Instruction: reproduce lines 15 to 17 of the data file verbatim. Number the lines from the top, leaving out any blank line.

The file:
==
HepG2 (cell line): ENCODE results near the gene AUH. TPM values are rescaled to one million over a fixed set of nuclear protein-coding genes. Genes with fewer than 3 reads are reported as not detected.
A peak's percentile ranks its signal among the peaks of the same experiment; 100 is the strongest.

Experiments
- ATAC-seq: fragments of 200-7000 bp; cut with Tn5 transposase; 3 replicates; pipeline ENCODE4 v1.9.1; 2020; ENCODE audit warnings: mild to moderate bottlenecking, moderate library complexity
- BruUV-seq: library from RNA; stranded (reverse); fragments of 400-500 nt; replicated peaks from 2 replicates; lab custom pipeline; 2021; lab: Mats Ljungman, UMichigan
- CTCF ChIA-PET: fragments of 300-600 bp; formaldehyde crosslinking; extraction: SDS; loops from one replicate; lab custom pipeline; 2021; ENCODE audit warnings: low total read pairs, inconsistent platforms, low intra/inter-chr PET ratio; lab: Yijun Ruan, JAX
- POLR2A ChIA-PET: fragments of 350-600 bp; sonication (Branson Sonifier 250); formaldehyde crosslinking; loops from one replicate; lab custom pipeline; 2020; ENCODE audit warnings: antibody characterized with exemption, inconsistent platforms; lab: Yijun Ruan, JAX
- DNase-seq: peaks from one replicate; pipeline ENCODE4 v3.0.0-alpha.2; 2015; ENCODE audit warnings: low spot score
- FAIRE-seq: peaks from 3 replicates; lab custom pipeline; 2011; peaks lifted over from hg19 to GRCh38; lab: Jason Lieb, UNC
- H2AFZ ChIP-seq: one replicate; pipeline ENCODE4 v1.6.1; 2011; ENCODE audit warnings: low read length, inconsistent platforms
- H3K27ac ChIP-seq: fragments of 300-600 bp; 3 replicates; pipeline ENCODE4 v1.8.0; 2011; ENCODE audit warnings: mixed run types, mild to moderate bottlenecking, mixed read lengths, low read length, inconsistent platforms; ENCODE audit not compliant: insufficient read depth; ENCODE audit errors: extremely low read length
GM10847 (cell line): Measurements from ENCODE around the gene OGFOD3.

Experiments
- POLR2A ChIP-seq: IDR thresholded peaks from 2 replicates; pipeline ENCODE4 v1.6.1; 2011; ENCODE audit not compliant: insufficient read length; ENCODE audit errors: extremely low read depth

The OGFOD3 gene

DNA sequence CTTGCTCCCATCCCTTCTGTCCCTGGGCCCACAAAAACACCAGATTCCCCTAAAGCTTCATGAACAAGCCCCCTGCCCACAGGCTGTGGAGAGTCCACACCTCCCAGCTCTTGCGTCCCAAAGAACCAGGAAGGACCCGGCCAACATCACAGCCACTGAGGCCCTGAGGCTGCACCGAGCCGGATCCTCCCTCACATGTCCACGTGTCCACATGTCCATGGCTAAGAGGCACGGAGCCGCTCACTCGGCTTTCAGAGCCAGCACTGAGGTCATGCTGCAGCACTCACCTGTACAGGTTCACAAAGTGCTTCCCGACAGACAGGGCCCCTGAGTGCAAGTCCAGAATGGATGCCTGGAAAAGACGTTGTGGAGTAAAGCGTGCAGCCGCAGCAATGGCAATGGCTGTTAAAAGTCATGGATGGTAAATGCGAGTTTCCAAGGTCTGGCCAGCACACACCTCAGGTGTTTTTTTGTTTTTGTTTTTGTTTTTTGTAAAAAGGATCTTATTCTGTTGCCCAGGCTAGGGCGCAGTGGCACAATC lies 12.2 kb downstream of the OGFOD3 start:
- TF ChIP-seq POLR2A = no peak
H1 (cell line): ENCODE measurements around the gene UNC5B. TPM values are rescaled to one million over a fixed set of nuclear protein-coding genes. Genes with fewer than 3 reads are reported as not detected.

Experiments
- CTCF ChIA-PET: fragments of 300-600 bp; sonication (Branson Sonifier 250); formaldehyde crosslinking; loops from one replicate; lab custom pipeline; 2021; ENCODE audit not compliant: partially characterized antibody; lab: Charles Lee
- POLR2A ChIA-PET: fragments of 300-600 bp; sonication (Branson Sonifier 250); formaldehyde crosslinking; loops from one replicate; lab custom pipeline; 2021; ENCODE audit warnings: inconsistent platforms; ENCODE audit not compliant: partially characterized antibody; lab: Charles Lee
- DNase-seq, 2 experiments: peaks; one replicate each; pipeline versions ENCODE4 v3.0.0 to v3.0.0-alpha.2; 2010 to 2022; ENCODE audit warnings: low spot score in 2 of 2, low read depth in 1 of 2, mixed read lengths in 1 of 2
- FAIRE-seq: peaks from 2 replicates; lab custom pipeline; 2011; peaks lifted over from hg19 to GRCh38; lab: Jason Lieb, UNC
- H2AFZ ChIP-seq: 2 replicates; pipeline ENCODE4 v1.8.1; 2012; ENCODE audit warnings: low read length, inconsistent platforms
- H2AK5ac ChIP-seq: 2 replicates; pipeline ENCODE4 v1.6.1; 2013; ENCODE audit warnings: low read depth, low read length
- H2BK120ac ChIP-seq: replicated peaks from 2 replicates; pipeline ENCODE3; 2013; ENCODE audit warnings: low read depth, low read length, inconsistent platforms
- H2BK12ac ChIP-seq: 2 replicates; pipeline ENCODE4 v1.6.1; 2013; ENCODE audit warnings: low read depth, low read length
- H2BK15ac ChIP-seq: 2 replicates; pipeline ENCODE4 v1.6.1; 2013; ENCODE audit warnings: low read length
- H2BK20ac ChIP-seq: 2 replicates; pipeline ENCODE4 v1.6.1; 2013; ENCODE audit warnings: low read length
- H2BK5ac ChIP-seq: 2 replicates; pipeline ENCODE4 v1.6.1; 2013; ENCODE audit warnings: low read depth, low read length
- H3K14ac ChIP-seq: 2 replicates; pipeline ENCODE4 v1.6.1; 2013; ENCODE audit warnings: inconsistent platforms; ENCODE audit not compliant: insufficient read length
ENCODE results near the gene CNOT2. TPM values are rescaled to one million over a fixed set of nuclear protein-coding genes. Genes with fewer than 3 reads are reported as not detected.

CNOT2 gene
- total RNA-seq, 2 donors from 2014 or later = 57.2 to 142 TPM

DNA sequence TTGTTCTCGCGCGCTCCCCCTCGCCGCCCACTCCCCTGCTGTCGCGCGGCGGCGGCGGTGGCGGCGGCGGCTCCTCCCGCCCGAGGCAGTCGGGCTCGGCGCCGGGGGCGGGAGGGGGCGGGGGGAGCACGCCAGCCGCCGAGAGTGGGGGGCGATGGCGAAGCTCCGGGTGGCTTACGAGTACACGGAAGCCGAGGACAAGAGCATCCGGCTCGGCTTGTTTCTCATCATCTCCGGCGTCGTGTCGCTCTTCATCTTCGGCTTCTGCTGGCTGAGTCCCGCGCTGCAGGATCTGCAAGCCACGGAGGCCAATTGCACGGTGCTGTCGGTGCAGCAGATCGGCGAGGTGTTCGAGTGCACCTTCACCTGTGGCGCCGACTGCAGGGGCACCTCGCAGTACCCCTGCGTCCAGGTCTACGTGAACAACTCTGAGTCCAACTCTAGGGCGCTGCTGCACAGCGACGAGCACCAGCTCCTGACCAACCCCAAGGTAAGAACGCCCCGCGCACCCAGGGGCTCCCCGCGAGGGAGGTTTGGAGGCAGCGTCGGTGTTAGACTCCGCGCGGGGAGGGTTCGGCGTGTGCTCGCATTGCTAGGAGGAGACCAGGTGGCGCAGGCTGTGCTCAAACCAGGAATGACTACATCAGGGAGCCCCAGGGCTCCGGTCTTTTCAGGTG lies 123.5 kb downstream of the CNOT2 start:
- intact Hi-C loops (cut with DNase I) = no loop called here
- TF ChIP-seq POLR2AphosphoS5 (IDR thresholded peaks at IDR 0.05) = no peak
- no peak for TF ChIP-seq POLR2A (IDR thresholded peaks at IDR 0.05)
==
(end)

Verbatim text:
The OGFOD3 gene

DNA sequence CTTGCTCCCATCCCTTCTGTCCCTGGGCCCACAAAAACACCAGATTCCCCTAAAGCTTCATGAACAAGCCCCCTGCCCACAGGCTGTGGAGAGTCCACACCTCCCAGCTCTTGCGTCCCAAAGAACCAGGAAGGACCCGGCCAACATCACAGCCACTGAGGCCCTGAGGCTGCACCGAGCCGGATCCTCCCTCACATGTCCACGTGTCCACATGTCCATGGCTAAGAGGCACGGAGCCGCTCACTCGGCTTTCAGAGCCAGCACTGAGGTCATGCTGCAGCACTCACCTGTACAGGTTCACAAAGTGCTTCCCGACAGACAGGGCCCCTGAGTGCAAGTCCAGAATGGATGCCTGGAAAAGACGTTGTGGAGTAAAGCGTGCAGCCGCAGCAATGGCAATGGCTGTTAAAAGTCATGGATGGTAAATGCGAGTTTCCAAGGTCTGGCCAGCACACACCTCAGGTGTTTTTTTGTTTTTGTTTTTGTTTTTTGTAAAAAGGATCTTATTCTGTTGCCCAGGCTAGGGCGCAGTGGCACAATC lies 12.2 kb downstream of the OGFOD3 start:
- TF ChIP-seq POLR2A = no peak